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Navarro v. Portfolio Recovery Associates LLC

United States District Court, D. Arizona

September 16, 2019

James Navarro, Plaintiff,
Portfolio Recovery Associates, LLC, Defendant.



         At issue is Defendant's Motion for Summary Judgment (Doc. 26, DMSJ), supported by Defendant's Statement of Facts (Doc. 27, DSOF), to which Plaintiff filed a Response (Doc. 30) and Defendant filed a Reply (Doc. 36); and Plaintiff's Motion for Summary Judgment (Doc. 28, PMSJ), supported by Plaintiff's Statement of Facts (Doc. 29, PSOF), to which Defendant filed a Response (Doc. 32) and Plaintiff filed a Reply (Doc. 35). For the reasons that follow, the Court grants Defendant's Motion and denies Plaintiff's Motion.

         I. BACKGROUND

         Plaintiff's Complaint (Doc. 1) alleges a single violation of the Fair Debt Collection Practices Act (FDCPA), 15 U.S.C. §§ 1692 et seq. Before the Court are the parties' cross motions for summary judgment.

         In 2017, Plaintiff obtained his credit report from the three major credit reporting agencies and noticed that Defendant, a debt collector and data furnisher, was reporting a delinquent account. Around December 6, 2017, Defendant received a letter[1] stating that Plaintiff disputed the reported account. (PSOF, Ex. 1.) On December 27, Defendant electronically communicated to the credit reporting agencies an “XB” compliance code for Plaintiff's account. (DSOF, Ex. E; Ex. B.) Data furnishers, such as Defendant, are required to use Compliance Condition Codes when communicating to the reporting agencies the status of accounts. An XB code signals to the agencies that the account is in dispute. (DSOF, Ex. B at 2.) Defendant, who reports to the agencies on the 8th and 27th of every month, again reported an XB code on January 8, 2018. (DSOF, Ex. E.)

         On January 11, Defendant sent Plaintiff a letter stating that it had completed its investigation into the dispute and determined that the reported account was valid. (DSOF, Ex. F.) It attached a copy of two statements reflecting a delinquent credit card account that Plaintiff had opened with Capital One Bank. Plaintiff admitted that he received this letter. (DSOF, Ex. D at 7.) Nothing in the record indicates whether Plaintiff followed up with Defendant or continued to dispute the debt.

         After completing its investigation in January, Defendant began submitting an “XC” compliance code to the credit reporting agencies. (DSOF, Ex. E; Ex. B.) An XC code informs the reporting agencies that the data furnisher has completed the investigation into the disputed account but that the consumer disagrees with the outcome of the investigation. Defendant continued to submit an XC code twice monthly until Plaintiff brought this lawsuit. (DSOF, Ex. E; Ex. B.)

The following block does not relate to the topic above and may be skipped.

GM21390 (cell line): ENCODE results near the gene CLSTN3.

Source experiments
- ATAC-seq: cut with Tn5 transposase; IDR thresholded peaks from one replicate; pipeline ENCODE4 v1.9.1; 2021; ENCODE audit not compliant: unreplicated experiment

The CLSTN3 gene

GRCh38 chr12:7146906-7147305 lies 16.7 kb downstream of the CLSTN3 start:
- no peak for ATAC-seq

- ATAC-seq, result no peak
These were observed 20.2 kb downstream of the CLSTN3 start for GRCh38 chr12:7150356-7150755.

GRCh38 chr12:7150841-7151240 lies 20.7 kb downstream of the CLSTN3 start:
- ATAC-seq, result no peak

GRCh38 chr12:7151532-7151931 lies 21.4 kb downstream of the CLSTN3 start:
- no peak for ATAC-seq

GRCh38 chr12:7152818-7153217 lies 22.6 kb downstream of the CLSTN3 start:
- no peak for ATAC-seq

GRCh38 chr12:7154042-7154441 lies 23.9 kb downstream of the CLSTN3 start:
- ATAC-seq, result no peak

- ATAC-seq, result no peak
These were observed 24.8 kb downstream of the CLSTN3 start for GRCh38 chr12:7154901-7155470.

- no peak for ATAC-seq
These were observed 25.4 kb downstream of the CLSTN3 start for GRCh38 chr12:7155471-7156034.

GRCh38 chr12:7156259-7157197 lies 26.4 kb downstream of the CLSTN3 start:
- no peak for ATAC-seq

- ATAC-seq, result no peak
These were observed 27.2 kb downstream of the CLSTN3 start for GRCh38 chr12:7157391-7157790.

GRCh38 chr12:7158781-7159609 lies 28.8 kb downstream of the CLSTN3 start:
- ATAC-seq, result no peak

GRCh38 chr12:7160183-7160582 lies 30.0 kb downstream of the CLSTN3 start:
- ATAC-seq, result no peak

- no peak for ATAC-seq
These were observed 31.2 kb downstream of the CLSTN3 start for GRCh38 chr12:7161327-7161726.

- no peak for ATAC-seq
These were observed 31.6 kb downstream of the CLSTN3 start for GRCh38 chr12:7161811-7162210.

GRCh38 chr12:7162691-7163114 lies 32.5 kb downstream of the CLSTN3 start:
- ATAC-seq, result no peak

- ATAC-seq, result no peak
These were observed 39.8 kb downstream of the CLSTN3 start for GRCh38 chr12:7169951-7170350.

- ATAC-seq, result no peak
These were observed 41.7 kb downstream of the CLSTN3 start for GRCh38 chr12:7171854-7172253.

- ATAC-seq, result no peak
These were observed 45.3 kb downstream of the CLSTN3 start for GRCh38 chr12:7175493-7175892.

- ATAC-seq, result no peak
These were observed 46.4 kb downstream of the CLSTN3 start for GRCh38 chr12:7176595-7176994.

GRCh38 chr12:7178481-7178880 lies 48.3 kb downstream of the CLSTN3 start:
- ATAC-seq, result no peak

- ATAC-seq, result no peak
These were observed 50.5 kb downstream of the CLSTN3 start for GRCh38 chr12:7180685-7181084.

On July 2, 2018-three weeks before filing suit-Plaintiff entered into a payment plan with Defendant for the very debt that is the subject of this litigation.[2] (DSOF, Ex. G.) Plaintiff pulled his credit report three days later and discovered that Experian was still reporting Plaintiff's outstanding and past-due debt with Defendant. On July 25, the day he filed this suit, Plaintiff made his first payment to Defendant in accordance with the payment plan. (DSOF, Ex. G.)


         Under Rule 56(c) of the Federal Rules of Civil Procedure, summary judgment is appropriate when: (1) the movant shows that there is no genuine dispute as to any material fact; and (2) after viewing the evidence most favorably to the non-moving party, the movant is entitled to prevail as a matter of law. Fed.R.Civ.P. 56; Celotex Corp. v. Catrett, 477 U.S. 317, 322-23 (1986); Eisenberg v. Ins. Co. of N. Am., 815 F.2d 1285, 1288-89 (9th Cir. 1987). Under this standard, “[o]nly disputes over facts that might affect the outcome of the suit under governing [substantive] law will properly preclude the entry of summary judgment.” Anderson v. Liberty Lobby, Inc., 477 U.S. 242, 248 (1986). A “genuine issue” of material fact arises only “if the evidence is such that a reasonable jury could return a verdict for the non-moving party.” Id.

         In considering a motion for summary judgment, the Court must regard as true the non-moving party's evidence if it is supported by affidavits or other evidentiary material. Celotex, 477 U.S. at 324; Eisenberg, 815 F.2d at 1289. The non-moving party may not merely rest on its pleadings; it must produce some significant probative evidence tending to contradict the moving party's allegations, thereby creating a material question of fact. Anderson, 477 U.S. at 256-57 (holding that the plaintiff must present affirmative evidence in order to defeat a properly supported motion for summary judgment); First Nat'l Bank of Ariz. v. Cities Serv. Co., 391 U.S. 253, 289 (1968).

         “A summary judgment motion cannot be defeated by relying solely on conclusory allegations unsupported by factual data.” Taylor v. List, 880 F.2d 1040, 1045 (9th Cir. 1989). “Summary judgment must be entered ‘against a party who fails to make a showing sufficient to establish the existence of an element essential to that party's case, and on which that party will bear the burden of proof at trial.'” United States v. Carter, 906 F.2d 1375, 1376 (9th Cir. 1990) (quoting Celotex, 477 U.S. at 322).

         III. ANALYSIS

         A. ...

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